The risk of spinal cord injury is something we all live with and is more common than many think. Damage to the bones can cartilage of the spine, and the nerves they protect, can lead to life-changing and permanent paralysis as well as a host of other health problems.
Any injury that causes damage to the spinal cord may also make permanent or more temporary changes to the way it functions. This could include loss of sensation or numbness, the inability to move certain parts of the body and impairment of the autonomic functions of the body such as breathing, heart function and even digestion.
The higher up or closer to the brain spinal cord damage occurs, the more parts of the body will be affected. That damage can lead to partial paralysis or loss of function or, in more serious cases, complete paralysis from the point of injury downwards.
A fair amount of research has been carried out on spinal cord injuries in the last few years, both in the US, UK as well as around the world. This shows the impact of this kind of injury not only on the individual but on their immediate family and society as a whole.
First of all, the risk of spinal cord injury is higher than we think:
As you might expect, there is a considerable impact on all areas of life when someone suffers from a serious spinal cord injury. There can certainly be secondary health risks that could well become life-threatening. Immobility may lead to the development of conditions such as deep vein thrombosis. The individual may also encounter problems with their breathing as well as an increased likelihood of ulcers or infections of the urinary tract.
A severe spinal cord injury means that the individual is generally dependent on carers or family members to help them. This may lead to both financial hardship and mental health issues such as depression. The individual may not be able to earn a living as they once did, despite the recent advances in assistive technology and the willingness of companies to accommodate those with disabilities.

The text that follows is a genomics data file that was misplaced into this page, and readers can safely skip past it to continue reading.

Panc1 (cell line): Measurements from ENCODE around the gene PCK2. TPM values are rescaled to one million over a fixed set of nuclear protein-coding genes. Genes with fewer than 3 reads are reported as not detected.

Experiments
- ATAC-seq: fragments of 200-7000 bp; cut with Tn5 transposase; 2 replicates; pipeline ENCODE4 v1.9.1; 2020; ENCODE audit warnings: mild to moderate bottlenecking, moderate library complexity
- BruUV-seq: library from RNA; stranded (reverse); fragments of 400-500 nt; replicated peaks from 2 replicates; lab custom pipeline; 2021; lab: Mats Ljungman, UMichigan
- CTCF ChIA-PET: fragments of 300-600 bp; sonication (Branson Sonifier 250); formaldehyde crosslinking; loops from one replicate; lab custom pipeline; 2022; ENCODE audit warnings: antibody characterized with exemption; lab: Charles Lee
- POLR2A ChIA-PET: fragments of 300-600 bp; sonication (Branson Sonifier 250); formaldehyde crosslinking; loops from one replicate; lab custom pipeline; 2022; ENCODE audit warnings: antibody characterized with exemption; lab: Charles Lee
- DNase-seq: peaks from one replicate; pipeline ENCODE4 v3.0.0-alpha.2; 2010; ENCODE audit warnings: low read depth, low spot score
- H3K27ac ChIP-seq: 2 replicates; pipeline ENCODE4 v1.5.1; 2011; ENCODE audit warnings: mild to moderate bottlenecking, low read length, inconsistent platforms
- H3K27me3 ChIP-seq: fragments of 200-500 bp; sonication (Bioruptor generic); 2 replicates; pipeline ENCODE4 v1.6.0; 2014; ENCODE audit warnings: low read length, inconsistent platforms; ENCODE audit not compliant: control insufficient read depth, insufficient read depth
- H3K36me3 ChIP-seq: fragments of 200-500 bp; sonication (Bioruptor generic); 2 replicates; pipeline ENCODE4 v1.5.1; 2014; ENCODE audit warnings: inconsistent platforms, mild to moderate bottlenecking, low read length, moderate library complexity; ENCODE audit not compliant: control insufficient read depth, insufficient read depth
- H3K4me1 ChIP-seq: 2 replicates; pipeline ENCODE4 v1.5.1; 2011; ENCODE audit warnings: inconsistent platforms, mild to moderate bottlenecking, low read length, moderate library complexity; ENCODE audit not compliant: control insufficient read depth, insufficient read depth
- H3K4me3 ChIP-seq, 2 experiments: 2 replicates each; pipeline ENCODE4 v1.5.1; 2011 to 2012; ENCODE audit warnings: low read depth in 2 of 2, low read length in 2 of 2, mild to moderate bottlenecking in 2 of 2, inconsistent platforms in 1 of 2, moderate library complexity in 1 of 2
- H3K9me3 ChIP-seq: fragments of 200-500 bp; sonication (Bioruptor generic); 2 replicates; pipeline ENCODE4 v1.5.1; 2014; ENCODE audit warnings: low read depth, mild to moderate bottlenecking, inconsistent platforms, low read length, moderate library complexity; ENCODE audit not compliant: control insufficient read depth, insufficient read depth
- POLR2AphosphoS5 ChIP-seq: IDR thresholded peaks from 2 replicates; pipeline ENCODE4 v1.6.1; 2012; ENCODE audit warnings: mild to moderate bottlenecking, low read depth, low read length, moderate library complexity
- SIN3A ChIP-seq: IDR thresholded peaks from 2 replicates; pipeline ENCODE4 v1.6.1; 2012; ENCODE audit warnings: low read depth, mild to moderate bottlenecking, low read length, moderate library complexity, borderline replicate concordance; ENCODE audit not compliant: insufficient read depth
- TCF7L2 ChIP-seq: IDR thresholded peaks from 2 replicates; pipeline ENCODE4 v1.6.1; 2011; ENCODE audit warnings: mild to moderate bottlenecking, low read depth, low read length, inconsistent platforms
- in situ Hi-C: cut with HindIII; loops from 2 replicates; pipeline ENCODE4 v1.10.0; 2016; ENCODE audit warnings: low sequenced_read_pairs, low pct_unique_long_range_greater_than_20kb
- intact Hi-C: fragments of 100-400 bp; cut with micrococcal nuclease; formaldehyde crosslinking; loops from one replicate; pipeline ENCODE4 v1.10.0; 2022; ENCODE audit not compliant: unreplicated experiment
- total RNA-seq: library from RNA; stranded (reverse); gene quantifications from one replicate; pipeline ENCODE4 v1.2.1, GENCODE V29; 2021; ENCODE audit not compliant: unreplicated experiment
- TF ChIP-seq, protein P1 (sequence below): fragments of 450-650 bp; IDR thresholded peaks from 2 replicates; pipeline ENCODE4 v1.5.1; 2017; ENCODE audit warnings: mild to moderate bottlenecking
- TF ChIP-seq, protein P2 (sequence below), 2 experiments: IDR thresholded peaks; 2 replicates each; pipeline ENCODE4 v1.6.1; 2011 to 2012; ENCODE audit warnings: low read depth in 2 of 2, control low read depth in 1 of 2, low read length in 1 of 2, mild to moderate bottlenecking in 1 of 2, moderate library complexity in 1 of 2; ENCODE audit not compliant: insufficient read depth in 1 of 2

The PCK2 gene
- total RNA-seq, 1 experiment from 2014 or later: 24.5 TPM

Those suffering from spinal cord injuries could face not just physical barriers that stop them going about their daily lives but negative perceptions or discrimination from those around them.
The costs of delivering treatment and care for spinal injuries can be huge, particularly in the early stages of medical intervention as well as later on when support continues to be needed. First year costs for treatment in the US average at nearly $200,000 but the lifetime cost can reach as high as $1.35 million.
There’s no doubt that the prevalence of spinal cord injuries is wider than many of us think. The impact on not just the individual but those supporting them is huge, particularly as they face the challenge of living their lives as fully as possible.
Central Cord Syndrome
Heterotopic Ossification and Spinal Cord Injuries
Lumbar Spinal Cord Injuries Explained
Partial Paralysis vs Full Paralysis After a Spinal Cord Injury
Spinal Cord Injury FAQs
Cervical Spinal Cord Injuries Explained
Degenerative Disc Disease Explained
Sacral Spine Injuries